Wheat Disease Update 4/27/2022

I have had reports of powdery mildew showing up in a few fields lately. Look for white, powdery spots on leaves in the lower canopy. The undersides of leaves can be covered in the powdery growth of the fungus. Cool, humid, dry conditions favor infection, while prolonged periods of cool, humid weather in spring can allow the disease to reach the flag leaf and cause yield losses. If you see powdery mildew in your wheat prior to heading a triazole, such as propiconazole (Tilt and generics) can do the trick, but the earlier the application the better. Fungicides applied at heading for wheat scab are also very effective against powdery mildew.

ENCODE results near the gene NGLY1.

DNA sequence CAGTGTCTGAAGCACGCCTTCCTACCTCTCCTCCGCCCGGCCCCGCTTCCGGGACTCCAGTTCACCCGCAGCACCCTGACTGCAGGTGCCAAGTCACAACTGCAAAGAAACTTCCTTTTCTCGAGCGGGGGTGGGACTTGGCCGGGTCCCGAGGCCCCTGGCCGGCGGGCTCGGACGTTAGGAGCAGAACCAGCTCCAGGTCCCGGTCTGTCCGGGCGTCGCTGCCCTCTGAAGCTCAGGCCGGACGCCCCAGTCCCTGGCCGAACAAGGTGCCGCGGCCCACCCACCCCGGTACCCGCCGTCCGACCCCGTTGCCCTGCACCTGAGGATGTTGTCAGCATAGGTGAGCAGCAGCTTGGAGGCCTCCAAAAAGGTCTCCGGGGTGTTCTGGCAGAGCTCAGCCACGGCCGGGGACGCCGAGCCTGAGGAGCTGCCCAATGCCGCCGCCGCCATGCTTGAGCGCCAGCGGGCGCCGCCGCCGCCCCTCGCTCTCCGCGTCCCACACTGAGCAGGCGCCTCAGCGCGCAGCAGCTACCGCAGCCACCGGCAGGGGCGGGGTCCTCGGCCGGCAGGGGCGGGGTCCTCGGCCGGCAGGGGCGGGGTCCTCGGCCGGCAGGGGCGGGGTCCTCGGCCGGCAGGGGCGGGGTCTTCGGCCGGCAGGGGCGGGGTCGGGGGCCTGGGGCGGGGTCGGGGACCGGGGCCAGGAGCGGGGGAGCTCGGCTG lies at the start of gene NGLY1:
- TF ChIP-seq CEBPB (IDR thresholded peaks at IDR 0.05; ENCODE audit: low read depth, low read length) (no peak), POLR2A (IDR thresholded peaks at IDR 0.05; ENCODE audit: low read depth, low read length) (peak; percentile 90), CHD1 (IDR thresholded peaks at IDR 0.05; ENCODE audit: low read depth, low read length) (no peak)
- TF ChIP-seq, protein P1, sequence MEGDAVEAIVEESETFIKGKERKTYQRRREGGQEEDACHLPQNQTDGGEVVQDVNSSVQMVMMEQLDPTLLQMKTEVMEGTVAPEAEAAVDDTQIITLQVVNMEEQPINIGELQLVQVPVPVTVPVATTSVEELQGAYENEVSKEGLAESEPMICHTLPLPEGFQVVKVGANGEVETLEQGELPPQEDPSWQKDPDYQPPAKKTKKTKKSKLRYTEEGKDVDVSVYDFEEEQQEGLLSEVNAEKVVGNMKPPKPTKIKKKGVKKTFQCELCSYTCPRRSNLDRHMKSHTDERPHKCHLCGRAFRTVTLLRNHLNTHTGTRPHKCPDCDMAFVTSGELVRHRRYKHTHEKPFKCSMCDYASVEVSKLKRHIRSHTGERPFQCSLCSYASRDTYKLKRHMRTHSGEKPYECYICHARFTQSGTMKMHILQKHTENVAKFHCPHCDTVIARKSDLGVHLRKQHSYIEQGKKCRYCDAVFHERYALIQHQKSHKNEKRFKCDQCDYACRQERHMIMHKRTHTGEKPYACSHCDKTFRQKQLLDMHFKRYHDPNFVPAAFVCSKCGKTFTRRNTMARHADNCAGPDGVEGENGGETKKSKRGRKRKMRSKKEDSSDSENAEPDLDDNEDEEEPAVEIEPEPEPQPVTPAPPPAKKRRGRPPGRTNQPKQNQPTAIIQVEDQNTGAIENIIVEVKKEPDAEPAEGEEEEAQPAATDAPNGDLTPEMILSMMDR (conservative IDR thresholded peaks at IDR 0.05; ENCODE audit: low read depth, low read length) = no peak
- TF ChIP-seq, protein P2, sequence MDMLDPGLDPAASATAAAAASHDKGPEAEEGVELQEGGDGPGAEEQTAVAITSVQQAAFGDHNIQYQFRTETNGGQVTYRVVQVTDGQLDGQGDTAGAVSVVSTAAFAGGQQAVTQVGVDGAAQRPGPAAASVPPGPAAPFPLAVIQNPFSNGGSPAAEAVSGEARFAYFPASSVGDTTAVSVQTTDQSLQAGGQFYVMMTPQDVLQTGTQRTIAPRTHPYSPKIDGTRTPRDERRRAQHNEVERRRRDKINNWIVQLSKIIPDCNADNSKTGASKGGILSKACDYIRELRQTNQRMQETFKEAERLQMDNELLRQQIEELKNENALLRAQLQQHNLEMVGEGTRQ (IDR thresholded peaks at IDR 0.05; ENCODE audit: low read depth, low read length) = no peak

White, powdery spots. Photo courtesy of Rick Brown.
Powdery growth covering underside of leaf. Photo courtesy of Rick Brown.

Wheat is heading and flowering across wheat growing regions in VA. The risk of wheat scab remains low due to dry, windy conditions. No fungicide application is warranted for scab management to crops that are currently flowering or will flower in the next several days. To assess risk of wheat scab, go to the web site https://www.wheatscab.psu.edu